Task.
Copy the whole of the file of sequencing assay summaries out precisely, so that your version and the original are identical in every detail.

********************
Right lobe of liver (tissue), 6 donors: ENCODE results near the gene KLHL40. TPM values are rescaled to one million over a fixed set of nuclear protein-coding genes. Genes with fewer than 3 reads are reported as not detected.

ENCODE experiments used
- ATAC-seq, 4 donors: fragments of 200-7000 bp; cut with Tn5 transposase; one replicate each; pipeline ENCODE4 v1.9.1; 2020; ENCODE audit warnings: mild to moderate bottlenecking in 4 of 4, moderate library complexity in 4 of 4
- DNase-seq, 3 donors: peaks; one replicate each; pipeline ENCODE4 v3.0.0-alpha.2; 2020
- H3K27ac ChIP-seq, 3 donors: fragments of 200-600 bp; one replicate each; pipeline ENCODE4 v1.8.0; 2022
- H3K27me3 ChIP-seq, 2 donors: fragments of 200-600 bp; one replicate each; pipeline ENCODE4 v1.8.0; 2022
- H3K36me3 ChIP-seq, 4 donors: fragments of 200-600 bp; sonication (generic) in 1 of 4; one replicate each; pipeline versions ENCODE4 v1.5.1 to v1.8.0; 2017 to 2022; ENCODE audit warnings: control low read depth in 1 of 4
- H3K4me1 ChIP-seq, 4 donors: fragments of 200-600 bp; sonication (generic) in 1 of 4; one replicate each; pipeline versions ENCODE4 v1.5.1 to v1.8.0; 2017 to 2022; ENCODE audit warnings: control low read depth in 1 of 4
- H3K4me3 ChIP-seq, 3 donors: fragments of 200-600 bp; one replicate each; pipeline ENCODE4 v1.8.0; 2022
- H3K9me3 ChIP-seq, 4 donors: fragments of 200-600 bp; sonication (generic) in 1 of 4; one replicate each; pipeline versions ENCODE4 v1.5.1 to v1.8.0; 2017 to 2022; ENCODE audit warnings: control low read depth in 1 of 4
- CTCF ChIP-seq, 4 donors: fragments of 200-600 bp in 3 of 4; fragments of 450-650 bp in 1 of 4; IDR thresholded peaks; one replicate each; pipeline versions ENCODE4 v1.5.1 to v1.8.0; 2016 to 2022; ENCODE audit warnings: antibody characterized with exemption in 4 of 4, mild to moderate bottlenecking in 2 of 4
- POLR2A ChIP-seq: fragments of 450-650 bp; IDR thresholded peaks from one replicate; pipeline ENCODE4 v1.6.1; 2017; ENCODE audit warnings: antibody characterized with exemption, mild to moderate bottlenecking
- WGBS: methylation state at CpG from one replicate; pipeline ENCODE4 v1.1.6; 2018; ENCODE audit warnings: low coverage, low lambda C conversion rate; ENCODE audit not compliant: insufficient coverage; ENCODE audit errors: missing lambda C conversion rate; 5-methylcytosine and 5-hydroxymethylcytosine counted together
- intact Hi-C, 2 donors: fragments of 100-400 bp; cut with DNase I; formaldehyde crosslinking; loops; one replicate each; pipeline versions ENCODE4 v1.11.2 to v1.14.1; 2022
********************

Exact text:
Right lobe of liver (tissue), 6 donors: ENCODE results near the gene KLHL40. TPM values are rescaled to one million over a fixed set of nuclear protein-coding genes. Genes with fewer than 3 reads are reported as not detected.

ENCODE experiments used
- ATAC-seq, 4 donors: fragments of 200-7000 bp; cut with Tn5 transposase; one replicate each; pipeline ENCODE4 v1.9.1; 2020; ENCODE audit warnings: mild to moderate bottlenecking in 4 of 4, moderate library complexity in 4 of 4
- DNase-seq, 3 donors: peaks; one replicate each; pipeline ENCODE4 v3.0.0-alpha.2; 2020
- H3K27ac ChIP-seq, 3 donors: fragments of 200-600 bp; one replicate each; pipeline ENCODE4 v1.8.0; 2022
- H3K27me3 ChIP-seq, 2 donors: fragments of 200-600 bp; one replicate each; pipeline ENCODE4 v1.8.0; 2022
- H3K36me3 ChIP-seq, 4 donors: fragments of 200-600 bp; sonication (generic) in 1 of 4; one replicate each; pipeline versions ENCODE4 v1.5.1 to v1.8.0; 2017 to 2022; ENCODE audit warnings: control low read depth in 1 of 4
- H3K4me1 ChIP-seq, 4 donors: fragments of 200-600 bp; sonication (generic) in 1 of 4; one replicate each; pipeline versions ENCODE4 v1.5.1 to v1.8.0; 2017 to 2022; ENCODE audit warnings: control low read depth in 1 of 4
- H3K4me3 ChIP-seq, 3 donors: fragments of 200-600 bp; one replicate each; pipeline ENCODE4 v1.8.0; 2022
- H3K9me3 ChIP-seq, 4 donors: fragments of 200-600 bp; sonication (generic) in 1 of 4; one replicate each; pipeline versions ENCODE4 v1.5.1 to v1.8.0; 2017 to 2022; ENCODE audit warnings: control low read depth in 1 of 4
- CTCF ChIP-seq, 4 donors: fragments of 200-600 bp in 3 of 4; fragments of 450-650 bp in 1 of 4; IDR thresholded peaks; one replicate each; pipeline versions ENCODE4 v1.5.1 to v1.8.0; 2016 to 2022; ENCODE audit warnings: antibody characterized with exemption in 4 of 4, mild to moderate bottlenecking in 2 of 4
- POLR2A ChIP-seq: fragments of 450-650 bp; IDR thresholded peaks from one replicate; pipeline ENCODE4 v1.6.1; 2017; ENCODE audit warnings: antibody characterized with exemption, mild to moderate bottlenecking
- WGBS: methylation state at CpG from one replicate; pipeline ENCODE4 v1.1.6; 2018; ENCODE audit warnings: low coverage, low lambda C conversion rate; ENCODE audit not compliant: insufficient coverage; ENCODE audit errors: missing lambda C conversion rate; 5-methylcytosine and 5-hydroxymethylcytosine counted together
- intact Hi-C, 2 donors: fragments of 100-400 bp; cut with DNase I; formaldehyde crosslinking; loops; one replicate each; pipeline versions ENCODE4 v1.11.2 to v1.14.1; 2022